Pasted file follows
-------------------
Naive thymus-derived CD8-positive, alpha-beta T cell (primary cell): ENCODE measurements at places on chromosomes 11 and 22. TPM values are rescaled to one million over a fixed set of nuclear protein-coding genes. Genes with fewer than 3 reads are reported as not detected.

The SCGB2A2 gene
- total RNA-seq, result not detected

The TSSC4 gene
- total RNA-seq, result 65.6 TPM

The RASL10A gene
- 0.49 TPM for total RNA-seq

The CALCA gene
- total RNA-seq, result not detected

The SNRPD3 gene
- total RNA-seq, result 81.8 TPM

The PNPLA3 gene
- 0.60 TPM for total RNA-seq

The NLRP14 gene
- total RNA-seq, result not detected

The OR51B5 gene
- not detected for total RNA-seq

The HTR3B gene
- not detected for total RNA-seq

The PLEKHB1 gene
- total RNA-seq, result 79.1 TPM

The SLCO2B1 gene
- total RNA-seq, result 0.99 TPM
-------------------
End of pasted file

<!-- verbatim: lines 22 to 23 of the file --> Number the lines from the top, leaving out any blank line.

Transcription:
The SLCO2B1 gene
- total RNA-seq, result 0.99 TPM